He got over the rail and onto the deck, dropping as lightly to the steel as he could. The ladder behind him shifted and creaked slightly as Brule mounted it, clambering up fast so that Hank wouldn’t be by himself on the deck for very long.

Meanwhile, the second boat had pulled up in front of them, and LaForce was even then clambering over the rail himself. But Brule wasn’t the type to move slowly when his section leader was already in harm’s way.

The engines chugged under him, but the deck was otherwise weirdly quiet. Either the tanker was running with a skeleton crew, or they really had gotten dangerously complacent.

He held his position, watching the hatches and portholes just over his weapon as the rest of the section, minus the coxswains, climbed aboard. There were some unavoidable noises as the ladders tapped against the hull and boots went over the rails, even the occasional clack of a rifle against the steel hull, but for the most part, the boarding was quick, smooth, and quiet.

Turning to make eye contact with LaForce, Hank pointed down, getting a slightly exaggerated thumbs up in reply. LaForce and the rest of 2nd Squad quickly vanished into a nearby hatch, leading below. They’d secure the engine spaces while Navarro took 3rd Squad forward to sweep the decks.

Hank, along with Lovell’s 1st Squad and their attachment, a short, wiry man in the same green fatigues but carrying a QBZ-191 that the Triarii had captured in the Spratlys, would take the bridge.

On paper, Xu Guang was a retired ROC Army Shàoxiào, or Major. In reality, he was an off-the-books contractor for the ROC’s National Security Bureau. Officially, he wasn’t there, nor was he going to do anything that night.

With Lovell and Carrington taking point, Lovell practically shouldering Hank out of the way as if to say, this is our job, boss, they flowed into the superstructure.

This was hardly the first ship they’d had to clear, but this was going to be a little different. This was a “Capture” mission. They didn’t want to kill anyone if they could help it. Since they appeared to have achieved complete surprise, they needed to reach the control points and secure the ship as fast as possible before the crew even knew what was happening.

They still moved carefully, soles rolling on the deck as they covered each opening with a rifle muzzle, flowing across the deck and up the ladderwells toward the bridge. They hadn’t encountered any resistance yet, so they’d move quickly instead of systematically clearing every compartment.

That part would probably have to come later, but for now, they would bypass what they could to seize control of the ship first.

Hank was right behind Lovell and Carrington as they reached the bridge. So far, so good. No alarms, no security. Carrington put his hand on the handle of the hatch, looked at Lovell, who had his rifle leveled at the opening, and yanked it open.

They went through fast, half of 1st Squad flooding into the bridge with Hank and Xu in seconds.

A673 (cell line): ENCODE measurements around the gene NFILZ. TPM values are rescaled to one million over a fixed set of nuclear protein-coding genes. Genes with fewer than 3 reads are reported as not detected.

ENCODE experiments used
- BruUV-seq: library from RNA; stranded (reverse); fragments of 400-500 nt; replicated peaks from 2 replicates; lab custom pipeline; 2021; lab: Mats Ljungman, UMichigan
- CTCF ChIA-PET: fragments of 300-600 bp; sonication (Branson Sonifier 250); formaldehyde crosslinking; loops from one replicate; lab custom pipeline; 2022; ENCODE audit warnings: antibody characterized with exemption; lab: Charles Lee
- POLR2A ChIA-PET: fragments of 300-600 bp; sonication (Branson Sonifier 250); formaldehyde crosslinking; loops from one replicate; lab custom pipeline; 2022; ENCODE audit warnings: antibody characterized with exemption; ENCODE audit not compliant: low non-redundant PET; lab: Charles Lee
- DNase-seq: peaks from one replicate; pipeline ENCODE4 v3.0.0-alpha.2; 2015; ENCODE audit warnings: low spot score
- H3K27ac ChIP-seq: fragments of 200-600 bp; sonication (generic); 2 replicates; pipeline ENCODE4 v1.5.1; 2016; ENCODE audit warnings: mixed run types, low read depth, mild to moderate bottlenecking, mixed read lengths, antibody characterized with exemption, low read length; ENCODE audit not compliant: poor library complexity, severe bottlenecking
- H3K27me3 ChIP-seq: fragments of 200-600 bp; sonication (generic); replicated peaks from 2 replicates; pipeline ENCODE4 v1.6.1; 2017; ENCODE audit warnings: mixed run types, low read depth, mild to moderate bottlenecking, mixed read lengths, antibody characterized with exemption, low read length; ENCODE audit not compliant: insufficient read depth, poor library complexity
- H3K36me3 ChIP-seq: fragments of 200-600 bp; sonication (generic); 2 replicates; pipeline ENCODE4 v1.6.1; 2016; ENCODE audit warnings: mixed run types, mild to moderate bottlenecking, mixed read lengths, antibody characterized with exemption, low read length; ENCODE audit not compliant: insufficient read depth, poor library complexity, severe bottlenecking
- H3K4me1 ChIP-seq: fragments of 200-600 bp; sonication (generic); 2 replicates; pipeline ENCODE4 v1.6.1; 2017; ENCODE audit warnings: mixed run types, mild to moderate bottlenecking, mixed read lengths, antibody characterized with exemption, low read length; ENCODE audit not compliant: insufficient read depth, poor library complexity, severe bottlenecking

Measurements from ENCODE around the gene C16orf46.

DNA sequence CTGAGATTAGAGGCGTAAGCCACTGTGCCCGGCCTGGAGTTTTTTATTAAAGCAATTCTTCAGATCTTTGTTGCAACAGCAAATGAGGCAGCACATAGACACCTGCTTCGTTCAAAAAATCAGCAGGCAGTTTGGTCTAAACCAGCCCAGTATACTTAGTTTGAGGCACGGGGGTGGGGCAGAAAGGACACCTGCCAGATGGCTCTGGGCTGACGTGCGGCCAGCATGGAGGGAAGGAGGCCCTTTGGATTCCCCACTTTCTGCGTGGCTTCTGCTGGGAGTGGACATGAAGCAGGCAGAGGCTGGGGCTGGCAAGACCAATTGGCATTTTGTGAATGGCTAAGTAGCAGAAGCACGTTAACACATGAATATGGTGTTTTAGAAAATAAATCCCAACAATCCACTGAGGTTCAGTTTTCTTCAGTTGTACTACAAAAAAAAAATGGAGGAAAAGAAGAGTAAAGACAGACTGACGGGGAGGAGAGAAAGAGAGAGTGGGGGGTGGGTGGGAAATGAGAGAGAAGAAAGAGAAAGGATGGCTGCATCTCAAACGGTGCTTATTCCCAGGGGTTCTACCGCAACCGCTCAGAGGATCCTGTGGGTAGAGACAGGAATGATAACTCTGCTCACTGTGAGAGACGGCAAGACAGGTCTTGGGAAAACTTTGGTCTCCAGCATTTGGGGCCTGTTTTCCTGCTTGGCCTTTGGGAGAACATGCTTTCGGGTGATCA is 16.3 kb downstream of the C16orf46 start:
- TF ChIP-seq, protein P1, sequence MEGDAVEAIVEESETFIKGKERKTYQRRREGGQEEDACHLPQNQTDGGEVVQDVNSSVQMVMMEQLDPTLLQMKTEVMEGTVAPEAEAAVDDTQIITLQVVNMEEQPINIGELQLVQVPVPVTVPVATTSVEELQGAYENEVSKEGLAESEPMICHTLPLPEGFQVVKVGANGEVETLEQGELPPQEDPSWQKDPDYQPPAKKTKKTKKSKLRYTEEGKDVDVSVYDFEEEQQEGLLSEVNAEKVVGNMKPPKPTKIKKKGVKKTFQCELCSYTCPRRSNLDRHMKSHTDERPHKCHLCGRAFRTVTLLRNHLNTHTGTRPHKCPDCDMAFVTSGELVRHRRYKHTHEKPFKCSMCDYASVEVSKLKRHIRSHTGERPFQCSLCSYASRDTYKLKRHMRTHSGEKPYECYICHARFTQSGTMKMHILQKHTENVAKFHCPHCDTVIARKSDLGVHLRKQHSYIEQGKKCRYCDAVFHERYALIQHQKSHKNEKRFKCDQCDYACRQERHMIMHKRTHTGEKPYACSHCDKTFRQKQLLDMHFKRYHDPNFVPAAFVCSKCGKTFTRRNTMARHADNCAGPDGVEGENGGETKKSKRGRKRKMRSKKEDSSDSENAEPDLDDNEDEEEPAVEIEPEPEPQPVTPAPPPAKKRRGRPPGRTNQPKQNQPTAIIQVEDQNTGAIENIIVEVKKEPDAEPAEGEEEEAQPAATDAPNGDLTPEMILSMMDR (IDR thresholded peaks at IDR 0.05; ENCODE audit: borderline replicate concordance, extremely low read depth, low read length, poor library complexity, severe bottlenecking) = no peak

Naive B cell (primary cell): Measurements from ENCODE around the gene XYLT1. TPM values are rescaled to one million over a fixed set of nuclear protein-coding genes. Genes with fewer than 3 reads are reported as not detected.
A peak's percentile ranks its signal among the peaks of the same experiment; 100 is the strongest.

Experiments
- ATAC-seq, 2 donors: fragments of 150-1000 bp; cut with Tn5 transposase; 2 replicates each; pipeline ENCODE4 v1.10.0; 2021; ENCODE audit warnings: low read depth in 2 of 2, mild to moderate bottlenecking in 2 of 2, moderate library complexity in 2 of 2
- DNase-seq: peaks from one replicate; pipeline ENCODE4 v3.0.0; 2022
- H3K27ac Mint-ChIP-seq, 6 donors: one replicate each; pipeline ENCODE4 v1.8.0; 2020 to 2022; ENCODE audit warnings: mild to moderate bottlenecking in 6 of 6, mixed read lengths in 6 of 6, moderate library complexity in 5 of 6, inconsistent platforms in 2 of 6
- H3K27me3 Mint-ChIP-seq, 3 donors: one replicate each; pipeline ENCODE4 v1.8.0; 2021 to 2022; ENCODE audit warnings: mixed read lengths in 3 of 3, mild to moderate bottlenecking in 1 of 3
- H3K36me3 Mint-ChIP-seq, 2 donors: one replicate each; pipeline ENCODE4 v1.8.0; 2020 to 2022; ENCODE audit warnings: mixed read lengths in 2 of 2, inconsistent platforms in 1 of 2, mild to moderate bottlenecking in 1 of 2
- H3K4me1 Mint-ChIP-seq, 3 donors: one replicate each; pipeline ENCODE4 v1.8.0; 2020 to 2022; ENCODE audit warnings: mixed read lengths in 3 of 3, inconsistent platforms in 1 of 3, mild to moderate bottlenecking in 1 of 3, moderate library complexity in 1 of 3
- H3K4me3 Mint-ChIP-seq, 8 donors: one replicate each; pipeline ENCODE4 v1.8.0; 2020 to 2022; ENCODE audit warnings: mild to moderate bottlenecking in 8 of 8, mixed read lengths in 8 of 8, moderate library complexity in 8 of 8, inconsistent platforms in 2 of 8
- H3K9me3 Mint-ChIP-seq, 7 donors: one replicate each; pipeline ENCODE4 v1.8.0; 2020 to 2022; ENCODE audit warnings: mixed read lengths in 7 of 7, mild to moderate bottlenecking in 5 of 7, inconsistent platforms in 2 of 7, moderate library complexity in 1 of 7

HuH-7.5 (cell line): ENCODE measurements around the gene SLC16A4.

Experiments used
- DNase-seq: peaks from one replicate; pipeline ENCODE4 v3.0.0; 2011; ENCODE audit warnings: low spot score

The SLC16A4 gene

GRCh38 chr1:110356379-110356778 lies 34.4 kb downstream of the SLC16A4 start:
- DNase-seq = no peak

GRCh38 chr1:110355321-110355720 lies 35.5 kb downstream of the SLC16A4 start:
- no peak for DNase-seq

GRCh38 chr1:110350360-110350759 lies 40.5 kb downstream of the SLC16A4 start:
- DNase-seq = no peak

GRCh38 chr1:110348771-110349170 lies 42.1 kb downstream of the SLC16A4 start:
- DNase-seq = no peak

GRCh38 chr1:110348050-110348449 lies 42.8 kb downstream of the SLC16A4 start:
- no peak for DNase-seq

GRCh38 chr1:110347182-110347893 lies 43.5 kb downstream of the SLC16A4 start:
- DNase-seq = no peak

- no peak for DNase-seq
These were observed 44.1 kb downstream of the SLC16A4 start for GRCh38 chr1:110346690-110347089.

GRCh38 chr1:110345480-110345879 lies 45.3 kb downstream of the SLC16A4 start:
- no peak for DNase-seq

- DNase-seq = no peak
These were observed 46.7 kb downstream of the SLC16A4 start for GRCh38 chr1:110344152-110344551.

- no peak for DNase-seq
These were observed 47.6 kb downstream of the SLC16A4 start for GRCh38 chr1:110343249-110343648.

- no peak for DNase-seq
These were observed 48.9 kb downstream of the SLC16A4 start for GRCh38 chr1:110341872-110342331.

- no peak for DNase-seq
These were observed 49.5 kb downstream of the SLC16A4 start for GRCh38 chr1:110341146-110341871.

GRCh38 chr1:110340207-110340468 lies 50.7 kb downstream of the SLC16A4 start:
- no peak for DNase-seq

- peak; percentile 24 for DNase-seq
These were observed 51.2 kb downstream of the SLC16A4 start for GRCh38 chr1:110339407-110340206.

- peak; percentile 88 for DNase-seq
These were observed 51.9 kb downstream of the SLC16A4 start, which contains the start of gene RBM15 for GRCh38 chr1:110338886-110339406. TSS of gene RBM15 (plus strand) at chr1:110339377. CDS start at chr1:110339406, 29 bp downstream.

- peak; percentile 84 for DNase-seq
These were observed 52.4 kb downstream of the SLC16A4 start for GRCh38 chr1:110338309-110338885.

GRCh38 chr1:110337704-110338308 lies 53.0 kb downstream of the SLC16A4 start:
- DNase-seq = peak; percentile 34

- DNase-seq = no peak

In fact, they moved so fast, and so quietly, that it took a second before the captain—or maybe he was just the watchstander—turned to look over his shoulder to see who’d come onto the bridge. His eyes widened as he suddenly found himself staring at men in wet green fatigues, helmets, plate carriers, “horse collar” flotation devices, and NVGs, pointing suppressed battle rifles at him and the other two men on the bridge.

One of them, wearing khakis and a black polo shirt, with a QBZ-95 in his hands, very slowly held one hand out, holding the bullpup rifle’s forearm with the other, slowly and gently lowering it to the deck. So, there were security contractors aboard, but they had gone down to a skeleton crew for the night. This guy might even be the only one up. And he didn’t want any piece of the certain death that had just entered the bridge like ghosts.

Xu moved then, stepping up to the captain. Getting a better look at the man, noticeably older than the other two on the bridge, Hank was now pretty sure that this guy was the captain. The hard little Taiwanese officer kept his voice low and calm as he carefully explained to the captain just what was going to happen next in Mandarin.

Somewhere down below, a gunshot echoed through the superstructure. “All stations, this is Six. Status?” Hank kept his own voice down as he keyed his radio, letting his M5 hang as he left security to the other Triarii infantrymen on deck.

“This is Two. Had one of the security guys get froggy. One bad guy down. No friendly casualties.”

“This is Three.” Navarro sounded almost bored. “Deck is secure.”

“Copy.” Hank looked up at Xu, who nodded. Everything seemed to be under control. He switched channels. “Juliet Quebec, Tango India Six-Four. Objective secured. Will rendezvous in six hours.” He nodded to Xu. “Let’s get things going.”

 

Option Zulu comes out on Kindle and Paperback on May 3.

Option Zulu Chapter 1

Peter Nealen

Peter Nealen is a former Reconnaissance Marine and veteran of Iraq and Afghanistan. He deployed to Iraq in 2005-2006, and again in 2007, with 1st Platoon, Bravo Company, 1st Recon Bn. After two years of schools and workups, including Scout/Sniper Basic and Team Leader's Courses, he deployed to Afghanistan with 4th Platoon, Force Reconnaissance Company, I MEF. Since he got out, he's been writing, authoring many articles and 24 books, mostly Action/Adventure and Military Thrillers, with some excursions into Paranormal Fantasy and Science Fiction.